For the Dockerfile, I went for the official stable image of Rust.

The flow of function

The driver reads standard input and passes to the function.

use std::io::{self, Read};

extern crate handler;

fn main() -> io::Result<()> {
    let mut buffer = String::new();
    let stdin = io::stdin();
    let mut handle = stdin.lock();

    handle.read_to_string(&mut buffer)?;

    Ok(())
}

I copied this code from the standard library documentation.

The function parses the input and returns its output to the driver.

pub fn handle(req : String) -> String {
    req
}

Demonstration

faas-cli template pull https://github.com/booyaa/openfaas-rust-template
faas-cli new trustinrust --lang rust

Here's what our folder structure looks like.

.
├── trustinrust
│   ├── Cargo.toml
│   └── src
│       └── lib.rs
└── trustinrust.yml

You want to edit trustinrust.yml and update the following values (other parts of the code have been omitted):

provider:
  gateway: http://127.0.0.1:31112

functions:
  shuffle:
    image: DOCKER_ID/shuffle

The gateway assumes you're running on port 8080, kubernetes runs on a different port.

I also found the containers couldn't find the local repository so adding your docker id to the image ensures it uploads to Docker Hub instead.

The trustinrust folder contains the boilerplate code from the function crate.

For our demo, we're going to make a function that shuffle a list of items that are comma separated.

We'll add rand crate to our dependancies in the Cargo.toml. As you can see we're pretty much writing standard Rust, add in libraries as we need them.

[dependencies]
rand = "0.5.1"

Here's the code that's going to go in src/lib.rs (apologies for my awful Rust)

extern crate rand;

use rand::{thread_rng, Rng};

pub fn handle(req : String) -> String {
    let mut rng = thread_rng();
    let split = req.split(",");
    let mut vec: Vec<&str> = split.collect();
    rng.shuffle(&mut vec);
    let joined = vec.join(", ");
    format!("{:?}", joined)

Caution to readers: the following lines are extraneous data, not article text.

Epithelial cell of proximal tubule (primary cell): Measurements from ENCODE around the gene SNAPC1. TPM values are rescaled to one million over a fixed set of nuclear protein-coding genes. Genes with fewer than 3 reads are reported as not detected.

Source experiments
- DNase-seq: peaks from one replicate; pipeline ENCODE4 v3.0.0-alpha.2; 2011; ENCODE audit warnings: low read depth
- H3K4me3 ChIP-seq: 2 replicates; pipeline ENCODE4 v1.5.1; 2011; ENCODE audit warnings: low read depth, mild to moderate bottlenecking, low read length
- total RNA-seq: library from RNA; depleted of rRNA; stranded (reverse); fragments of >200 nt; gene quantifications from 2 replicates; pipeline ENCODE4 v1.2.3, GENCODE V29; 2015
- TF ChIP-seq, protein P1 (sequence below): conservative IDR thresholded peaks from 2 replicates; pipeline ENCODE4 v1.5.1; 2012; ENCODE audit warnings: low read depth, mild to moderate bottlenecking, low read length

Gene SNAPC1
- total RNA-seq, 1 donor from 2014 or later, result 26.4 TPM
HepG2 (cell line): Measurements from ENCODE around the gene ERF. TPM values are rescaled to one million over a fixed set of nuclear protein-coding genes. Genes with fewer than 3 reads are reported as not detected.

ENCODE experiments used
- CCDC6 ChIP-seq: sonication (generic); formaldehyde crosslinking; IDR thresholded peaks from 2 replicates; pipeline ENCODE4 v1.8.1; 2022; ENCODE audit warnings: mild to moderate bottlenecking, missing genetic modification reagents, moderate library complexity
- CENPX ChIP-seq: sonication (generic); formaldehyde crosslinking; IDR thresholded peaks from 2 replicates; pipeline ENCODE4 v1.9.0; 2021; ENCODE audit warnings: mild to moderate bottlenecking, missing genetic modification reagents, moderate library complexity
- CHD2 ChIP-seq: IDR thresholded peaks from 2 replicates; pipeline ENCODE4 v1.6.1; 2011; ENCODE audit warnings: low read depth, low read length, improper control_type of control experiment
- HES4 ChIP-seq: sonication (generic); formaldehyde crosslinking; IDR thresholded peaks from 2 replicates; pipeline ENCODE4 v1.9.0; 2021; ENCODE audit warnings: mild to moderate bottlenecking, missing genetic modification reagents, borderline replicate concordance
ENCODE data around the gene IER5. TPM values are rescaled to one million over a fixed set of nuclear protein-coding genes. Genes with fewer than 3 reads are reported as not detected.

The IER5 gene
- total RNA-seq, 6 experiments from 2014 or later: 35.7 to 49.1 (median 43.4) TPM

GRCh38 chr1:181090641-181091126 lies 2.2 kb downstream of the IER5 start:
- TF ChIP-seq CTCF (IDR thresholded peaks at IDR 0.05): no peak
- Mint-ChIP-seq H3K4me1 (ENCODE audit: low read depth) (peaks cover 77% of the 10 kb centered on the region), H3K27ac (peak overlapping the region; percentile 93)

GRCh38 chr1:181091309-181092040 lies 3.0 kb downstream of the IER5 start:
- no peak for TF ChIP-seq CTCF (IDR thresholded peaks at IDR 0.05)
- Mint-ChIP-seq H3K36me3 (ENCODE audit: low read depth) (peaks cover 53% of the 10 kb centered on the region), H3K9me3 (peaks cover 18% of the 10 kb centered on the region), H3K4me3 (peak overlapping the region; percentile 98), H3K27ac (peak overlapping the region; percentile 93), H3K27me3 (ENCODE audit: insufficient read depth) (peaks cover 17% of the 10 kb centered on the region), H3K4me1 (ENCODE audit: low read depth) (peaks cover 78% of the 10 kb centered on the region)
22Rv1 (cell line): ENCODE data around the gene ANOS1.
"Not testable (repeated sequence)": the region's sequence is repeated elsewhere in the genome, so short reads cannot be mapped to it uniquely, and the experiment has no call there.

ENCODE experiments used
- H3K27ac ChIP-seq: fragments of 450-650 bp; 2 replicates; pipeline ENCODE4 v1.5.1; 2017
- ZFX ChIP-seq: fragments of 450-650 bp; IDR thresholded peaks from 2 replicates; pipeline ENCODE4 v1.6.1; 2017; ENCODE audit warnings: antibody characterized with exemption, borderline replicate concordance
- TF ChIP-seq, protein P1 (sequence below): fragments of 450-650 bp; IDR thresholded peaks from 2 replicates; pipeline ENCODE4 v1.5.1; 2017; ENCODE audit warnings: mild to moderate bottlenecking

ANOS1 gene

}

If you wanted, you can run cargo build to see if the code will build. If you had tests, this would be testable via cargo test.

Now we can build, push the image to Docker Hub and deploy to OpenFaaS.

faas-cli build -f trustinrust.yml
faas-cli push -f trustinrust.yml    # pushes image to docker
faas-cli deploy -f trustinrust.yml

Finally we can test our function!

curl -d 'alice,bob,carol,eve' \
> http://localhost:31112/function/trustinrust

"bob, alice, eve, carol"

Summary

It was a lot of fun experimenting with serverless functions and Rust. I can see the appeal of serverless functions, reducing functionality to the absolutely minimum. I think my next foray into this space is to see if I can convert my Slack slash commands into serverless functions (they're currently hosted on Heroku).

If you have to go for yourself, the template and demo function can be found below:

Further reading

If you want to learn more you should look out for videos by the Kubernetes Legend Kelsey Hightower. I can highly recommend Kubernetes For Pythonistas, which features the now-famous Tetris analogy for DevOps. Also seek out Alex Ellis on the youtubes and his excellent collection of Docker, Kubernetes and OpenFaaS videos.

Posted on by:

booyaa profile

Mark Sta Ana

@booyaa

He/Him/Dat Boi. SRE for an Agribiz SaaS Startup. Terrorizing Azure with Terraform. Rusticating Windows.

Discussion

markdown guide
 

Do you think it would be easy to make a template that doesn't use the watchdog and instead just directly exposes a Rust server?

 

You could do this, the purpose of the watchdog is well explained, but this would be considered an unsupported configuration for OpenFaaS. I might give a go for my next post 🤓 I’ll let you know if it’s easier or not then.